All three of the Rams’ talented receivers — Woods, Sammy Watkins ($4,800) and Cooper Kupp ($4,600) — are reasonable choices as Goff’s running mate. I’m going with Woods because I expect the Rams to run away with this game against the Tom Savage-led Texans, and Woods is the WR who would benefit most from such a game script. Woods leads the team in targets, receptions and yards, and he has the most stable production week to week. If the Rams build up a big lead and start milking the clock early, Woods is the most likely recipient of third-down targets if Todd Gurley ($8,700) can’t gain 10 yards on the first two attempts.


2. Matt Ryan ($6,500) – Mohamed Sanu ($5,100)

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One of the best pieces of fantasy advice I ever heard came from long-time Falcons star wide receiver Roddy White. In the week after he was active, but only as a decoy, he told the fantasy community if players aren’t practicing, they likely are not able to do much come game day. Julio Jones (ankle), who was White’s teammate for the first five years of his career, missed Wednesday and Thursday practices — Jones’ first official missed practices this season. Even though he looks on track to play Sunday, it seems unlikely that he would be in line for his full complement of work. That creates a huge window of opportunity for Sanu, the Falcons’ No. 2 wideout, ahead of an excellent matchup against the Cowboys.

Jones is averaging 10.3 targets per game over his last three games – even if he does play, that seems likely to drop due to his physical limitations. Sanu isn’t as talented as Jones, but Sanu already has more touchdowns than Jones (three to one) and a higher catch rate. Sanu is averaging 6.3 targets per game, nearly two more than any other Falcons’ pass-catcher, and he has double-digit fantasy points in every game he’s completed.

Ryan has struggled compared to the lofty expectations he entered the season with, but he has quietly posted three straight games of at least 17 DKFPs, while his salary has dropped $1,000 from its early-season peaks. He’s attempted at least 28 passes in every game, so the volume is there, and this game has the highest projected score of any in Week 10.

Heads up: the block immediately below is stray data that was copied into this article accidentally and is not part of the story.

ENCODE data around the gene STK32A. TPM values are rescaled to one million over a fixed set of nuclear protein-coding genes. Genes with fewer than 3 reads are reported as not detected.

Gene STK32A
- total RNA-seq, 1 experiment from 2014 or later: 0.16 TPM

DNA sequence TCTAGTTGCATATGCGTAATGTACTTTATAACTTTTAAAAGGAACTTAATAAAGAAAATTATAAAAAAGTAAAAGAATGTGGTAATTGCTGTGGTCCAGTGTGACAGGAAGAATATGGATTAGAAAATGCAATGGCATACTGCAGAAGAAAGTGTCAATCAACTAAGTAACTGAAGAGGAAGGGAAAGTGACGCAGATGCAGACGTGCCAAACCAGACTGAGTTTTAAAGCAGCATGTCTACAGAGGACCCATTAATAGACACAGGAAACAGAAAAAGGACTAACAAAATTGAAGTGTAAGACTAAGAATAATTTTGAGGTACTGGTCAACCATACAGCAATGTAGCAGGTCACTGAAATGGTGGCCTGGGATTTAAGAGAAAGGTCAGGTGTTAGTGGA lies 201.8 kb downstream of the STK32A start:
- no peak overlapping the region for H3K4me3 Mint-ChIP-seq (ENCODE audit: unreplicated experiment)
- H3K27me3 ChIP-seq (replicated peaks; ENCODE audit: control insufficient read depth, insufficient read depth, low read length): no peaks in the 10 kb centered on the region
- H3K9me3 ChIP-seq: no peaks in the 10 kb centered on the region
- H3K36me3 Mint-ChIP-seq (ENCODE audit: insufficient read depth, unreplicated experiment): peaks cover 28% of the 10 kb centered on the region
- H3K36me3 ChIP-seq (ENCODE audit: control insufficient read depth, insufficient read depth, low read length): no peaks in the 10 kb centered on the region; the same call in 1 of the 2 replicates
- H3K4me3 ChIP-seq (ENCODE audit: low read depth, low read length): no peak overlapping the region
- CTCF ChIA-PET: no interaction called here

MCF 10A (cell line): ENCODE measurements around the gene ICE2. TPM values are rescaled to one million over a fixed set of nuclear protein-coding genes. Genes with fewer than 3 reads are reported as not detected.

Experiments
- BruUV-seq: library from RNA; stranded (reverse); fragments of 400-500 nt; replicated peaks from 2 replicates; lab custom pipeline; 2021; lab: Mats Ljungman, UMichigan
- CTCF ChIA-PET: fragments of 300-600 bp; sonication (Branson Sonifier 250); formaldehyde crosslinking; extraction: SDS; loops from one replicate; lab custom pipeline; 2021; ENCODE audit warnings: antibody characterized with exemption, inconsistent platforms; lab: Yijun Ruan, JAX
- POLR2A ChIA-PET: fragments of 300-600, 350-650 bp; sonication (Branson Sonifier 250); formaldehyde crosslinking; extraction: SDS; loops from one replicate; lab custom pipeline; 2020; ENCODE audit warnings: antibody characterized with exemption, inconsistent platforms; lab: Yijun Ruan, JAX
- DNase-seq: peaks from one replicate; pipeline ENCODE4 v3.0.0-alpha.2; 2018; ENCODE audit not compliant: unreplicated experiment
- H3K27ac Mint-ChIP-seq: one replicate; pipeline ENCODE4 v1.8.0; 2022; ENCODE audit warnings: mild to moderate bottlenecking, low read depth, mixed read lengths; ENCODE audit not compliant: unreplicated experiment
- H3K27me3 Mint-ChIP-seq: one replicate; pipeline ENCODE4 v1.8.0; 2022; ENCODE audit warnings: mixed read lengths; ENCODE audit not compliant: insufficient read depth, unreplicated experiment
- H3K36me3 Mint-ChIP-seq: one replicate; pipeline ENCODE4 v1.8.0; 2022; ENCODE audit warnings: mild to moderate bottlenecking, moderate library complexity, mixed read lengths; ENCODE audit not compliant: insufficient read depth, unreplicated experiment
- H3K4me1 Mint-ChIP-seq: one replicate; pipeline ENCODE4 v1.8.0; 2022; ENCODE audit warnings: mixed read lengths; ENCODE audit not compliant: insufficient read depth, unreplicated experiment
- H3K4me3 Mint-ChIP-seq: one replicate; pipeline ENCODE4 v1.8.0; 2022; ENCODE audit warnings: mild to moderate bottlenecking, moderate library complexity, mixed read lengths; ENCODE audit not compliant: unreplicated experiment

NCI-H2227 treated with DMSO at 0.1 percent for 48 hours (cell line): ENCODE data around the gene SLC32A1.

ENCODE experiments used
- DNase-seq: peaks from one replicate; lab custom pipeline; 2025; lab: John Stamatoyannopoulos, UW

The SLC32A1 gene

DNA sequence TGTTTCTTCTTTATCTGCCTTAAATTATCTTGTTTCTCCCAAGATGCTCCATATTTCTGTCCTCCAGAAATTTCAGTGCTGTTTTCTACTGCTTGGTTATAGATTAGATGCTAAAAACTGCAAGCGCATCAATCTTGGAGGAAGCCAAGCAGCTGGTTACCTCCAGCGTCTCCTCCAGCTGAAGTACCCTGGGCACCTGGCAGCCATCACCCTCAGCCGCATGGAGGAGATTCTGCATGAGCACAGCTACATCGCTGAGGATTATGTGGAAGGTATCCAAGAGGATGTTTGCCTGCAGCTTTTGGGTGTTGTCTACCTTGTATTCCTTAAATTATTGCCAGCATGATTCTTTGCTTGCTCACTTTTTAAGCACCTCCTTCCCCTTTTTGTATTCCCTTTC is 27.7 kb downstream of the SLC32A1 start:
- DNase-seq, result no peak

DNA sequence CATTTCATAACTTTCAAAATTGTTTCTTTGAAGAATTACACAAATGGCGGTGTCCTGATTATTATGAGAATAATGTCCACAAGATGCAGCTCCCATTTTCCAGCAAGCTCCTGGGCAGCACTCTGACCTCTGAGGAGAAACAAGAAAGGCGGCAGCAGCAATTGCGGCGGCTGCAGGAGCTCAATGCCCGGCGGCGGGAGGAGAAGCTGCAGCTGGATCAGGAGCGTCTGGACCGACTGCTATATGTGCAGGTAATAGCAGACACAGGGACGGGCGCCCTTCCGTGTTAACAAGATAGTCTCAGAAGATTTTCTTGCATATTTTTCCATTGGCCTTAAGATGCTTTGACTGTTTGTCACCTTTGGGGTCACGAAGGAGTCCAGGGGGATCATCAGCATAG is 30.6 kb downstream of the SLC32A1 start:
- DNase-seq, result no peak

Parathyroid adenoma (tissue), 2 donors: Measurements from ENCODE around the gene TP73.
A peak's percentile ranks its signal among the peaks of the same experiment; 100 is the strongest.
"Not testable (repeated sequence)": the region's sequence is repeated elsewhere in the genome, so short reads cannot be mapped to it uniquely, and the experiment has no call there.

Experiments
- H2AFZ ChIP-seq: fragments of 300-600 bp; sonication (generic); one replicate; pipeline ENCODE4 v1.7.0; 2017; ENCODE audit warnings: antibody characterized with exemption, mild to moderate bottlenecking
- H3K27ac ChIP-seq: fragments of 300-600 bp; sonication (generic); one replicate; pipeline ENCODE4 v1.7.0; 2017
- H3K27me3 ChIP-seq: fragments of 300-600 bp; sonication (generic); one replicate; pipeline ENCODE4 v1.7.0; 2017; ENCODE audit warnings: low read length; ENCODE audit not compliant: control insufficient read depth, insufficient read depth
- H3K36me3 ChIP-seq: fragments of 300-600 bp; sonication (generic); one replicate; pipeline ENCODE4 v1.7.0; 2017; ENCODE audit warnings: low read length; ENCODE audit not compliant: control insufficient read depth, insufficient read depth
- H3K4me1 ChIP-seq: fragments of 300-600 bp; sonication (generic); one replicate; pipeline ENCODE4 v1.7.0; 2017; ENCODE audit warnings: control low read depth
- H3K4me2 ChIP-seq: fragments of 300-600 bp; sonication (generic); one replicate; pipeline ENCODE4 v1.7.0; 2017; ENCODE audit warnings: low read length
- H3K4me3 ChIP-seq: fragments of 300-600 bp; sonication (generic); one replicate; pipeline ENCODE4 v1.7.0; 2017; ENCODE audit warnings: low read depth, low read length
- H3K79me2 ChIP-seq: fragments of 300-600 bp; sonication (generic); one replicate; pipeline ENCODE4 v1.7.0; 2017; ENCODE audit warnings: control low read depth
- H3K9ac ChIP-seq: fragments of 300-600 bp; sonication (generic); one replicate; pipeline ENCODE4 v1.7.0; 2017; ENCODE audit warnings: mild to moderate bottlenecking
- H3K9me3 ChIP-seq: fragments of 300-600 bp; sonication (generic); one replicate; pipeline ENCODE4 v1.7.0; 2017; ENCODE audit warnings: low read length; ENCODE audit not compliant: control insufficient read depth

1. Case Keenum ($4,800) – Adam Thielen ($6,700)

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The Redskins are a tough opponent for wide receivers – non-slot wide receivers, that is. According to Pro Football Focus, the QB passer rating on passes to WRs when lined up on the outside is 53.0, while the QB passer rating on passes to WRs when lineup up in the slot is 101.2. Thielen has the fourth-most targets out of the slot this season. So while many daily gamers will be turned off by that big scary red “2nd” in the opponent rank next to Thielen’s name, because he is primarily used as a slot receiver, this is actually a pretty good matchup for him. If Stefon Diggs ($6,500) (tooth, groin) is active, Thielen’s ownership could drop even lower.

Keenum’s salary is down $1,000 from last week, despite throwing for 288 yards and 18.5 DKFP last time out. Some of that drop likely is due to the increased difficulty of the opponent, but the difference between the Browns and the Redskins is not worth $1,000. While the Redskins are good against (non-slot) receivers, they’ve been very generous to tight ends and struggled to contain pass-catching running backs. Seven different running backs have either four or more receptions or at least 30 yards receiving against them. They’ve allowed six tight ends at least 85 yards or a touchdown. The Vikings have both a good receiving TE and a quality pass-catching RB, so Keenum should have plenty of open targets.

 


I am a promoter at DraftKings and am also an avid fan and user (my username is arikleen) and may sometimes play on my personal account in the games that I offer advice on. Although I have expressed my personal view on the games and strategies above, they do not necessarily reflect the view(s) of DraftKings and I may also deploy different players and strategies than what I recommend above. I am not an employee of DraftKings and do not have access to any non-public information.